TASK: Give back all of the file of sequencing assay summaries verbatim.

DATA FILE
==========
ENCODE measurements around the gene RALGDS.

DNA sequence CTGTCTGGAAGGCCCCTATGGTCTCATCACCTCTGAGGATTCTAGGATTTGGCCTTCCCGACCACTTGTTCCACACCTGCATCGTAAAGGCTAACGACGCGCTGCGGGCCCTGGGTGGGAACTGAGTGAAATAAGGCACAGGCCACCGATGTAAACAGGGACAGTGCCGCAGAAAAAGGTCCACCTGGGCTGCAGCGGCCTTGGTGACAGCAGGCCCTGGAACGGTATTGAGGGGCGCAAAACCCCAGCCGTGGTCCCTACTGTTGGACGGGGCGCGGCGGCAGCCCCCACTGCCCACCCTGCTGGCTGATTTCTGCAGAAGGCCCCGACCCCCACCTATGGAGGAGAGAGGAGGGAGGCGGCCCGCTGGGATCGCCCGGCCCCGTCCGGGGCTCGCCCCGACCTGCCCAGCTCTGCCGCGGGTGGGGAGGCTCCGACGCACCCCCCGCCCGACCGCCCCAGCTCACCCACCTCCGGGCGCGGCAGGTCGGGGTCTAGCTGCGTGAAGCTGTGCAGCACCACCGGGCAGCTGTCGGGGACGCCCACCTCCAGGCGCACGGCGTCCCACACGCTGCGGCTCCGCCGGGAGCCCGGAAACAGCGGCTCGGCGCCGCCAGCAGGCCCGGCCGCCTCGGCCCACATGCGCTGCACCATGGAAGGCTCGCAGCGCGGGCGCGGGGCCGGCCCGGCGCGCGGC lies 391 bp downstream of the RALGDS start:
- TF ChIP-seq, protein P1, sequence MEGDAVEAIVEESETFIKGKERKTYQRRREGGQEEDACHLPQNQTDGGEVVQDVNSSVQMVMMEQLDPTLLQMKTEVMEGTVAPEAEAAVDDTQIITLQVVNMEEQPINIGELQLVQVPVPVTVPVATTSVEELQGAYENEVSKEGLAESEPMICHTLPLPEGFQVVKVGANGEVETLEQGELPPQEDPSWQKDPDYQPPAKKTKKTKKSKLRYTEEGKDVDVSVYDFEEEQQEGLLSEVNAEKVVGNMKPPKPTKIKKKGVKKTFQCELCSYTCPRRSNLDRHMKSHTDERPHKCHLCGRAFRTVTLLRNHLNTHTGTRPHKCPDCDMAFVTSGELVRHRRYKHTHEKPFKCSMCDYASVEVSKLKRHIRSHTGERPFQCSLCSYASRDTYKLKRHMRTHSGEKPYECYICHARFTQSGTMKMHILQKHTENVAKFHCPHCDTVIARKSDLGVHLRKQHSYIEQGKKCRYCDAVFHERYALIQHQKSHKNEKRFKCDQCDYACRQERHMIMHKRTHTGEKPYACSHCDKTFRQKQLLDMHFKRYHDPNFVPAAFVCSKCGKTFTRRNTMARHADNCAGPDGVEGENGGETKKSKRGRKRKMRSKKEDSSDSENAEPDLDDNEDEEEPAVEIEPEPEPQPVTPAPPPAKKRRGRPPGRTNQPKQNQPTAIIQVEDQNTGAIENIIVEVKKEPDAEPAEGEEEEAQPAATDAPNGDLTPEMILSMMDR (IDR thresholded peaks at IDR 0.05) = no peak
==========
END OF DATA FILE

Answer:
ENCODE measurements around the gene RALGDS.

DNA sequence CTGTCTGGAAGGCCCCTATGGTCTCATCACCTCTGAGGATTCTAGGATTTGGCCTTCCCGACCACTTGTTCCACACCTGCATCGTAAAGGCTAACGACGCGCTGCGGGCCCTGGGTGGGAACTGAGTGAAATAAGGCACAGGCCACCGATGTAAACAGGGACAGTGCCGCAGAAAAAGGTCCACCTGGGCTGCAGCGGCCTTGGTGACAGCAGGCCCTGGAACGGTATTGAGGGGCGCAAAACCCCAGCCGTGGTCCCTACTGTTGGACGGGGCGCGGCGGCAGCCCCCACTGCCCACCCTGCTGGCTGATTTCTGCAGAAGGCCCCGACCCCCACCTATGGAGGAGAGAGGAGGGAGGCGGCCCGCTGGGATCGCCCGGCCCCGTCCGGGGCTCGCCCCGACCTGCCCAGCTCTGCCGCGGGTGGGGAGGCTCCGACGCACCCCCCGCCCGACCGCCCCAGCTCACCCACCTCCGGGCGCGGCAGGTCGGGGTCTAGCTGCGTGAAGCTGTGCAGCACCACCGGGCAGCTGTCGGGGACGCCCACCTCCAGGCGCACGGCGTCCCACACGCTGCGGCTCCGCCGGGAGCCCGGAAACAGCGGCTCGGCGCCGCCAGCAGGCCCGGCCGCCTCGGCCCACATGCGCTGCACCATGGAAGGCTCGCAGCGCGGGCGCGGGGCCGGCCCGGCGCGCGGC lies 391 bp downstream of the RALGDS start:
- TF ChIP-seq, protein P1, sequence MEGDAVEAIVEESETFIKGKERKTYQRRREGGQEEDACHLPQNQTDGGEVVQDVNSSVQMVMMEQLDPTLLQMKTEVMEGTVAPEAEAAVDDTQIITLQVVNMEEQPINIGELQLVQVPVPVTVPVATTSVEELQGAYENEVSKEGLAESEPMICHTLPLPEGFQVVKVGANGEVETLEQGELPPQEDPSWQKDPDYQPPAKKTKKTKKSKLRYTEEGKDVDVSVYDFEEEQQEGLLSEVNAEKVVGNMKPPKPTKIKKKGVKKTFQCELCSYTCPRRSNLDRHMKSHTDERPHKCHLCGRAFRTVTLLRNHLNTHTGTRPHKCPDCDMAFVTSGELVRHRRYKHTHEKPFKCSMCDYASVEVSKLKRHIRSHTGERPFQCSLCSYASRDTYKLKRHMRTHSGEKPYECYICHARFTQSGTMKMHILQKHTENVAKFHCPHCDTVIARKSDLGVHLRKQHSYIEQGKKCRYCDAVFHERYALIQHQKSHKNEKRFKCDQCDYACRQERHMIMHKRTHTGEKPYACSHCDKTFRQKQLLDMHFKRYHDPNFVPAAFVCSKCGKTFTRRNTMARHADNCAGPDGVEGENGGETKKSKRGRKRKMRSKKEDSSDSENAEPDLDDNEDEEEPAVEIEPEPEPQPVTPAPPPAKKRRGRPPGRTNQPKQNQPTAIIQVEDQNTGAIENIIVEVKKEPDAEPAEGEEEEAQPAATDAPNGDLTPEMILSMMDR (IDR thresholded peaks at IDR 0.05) = no peak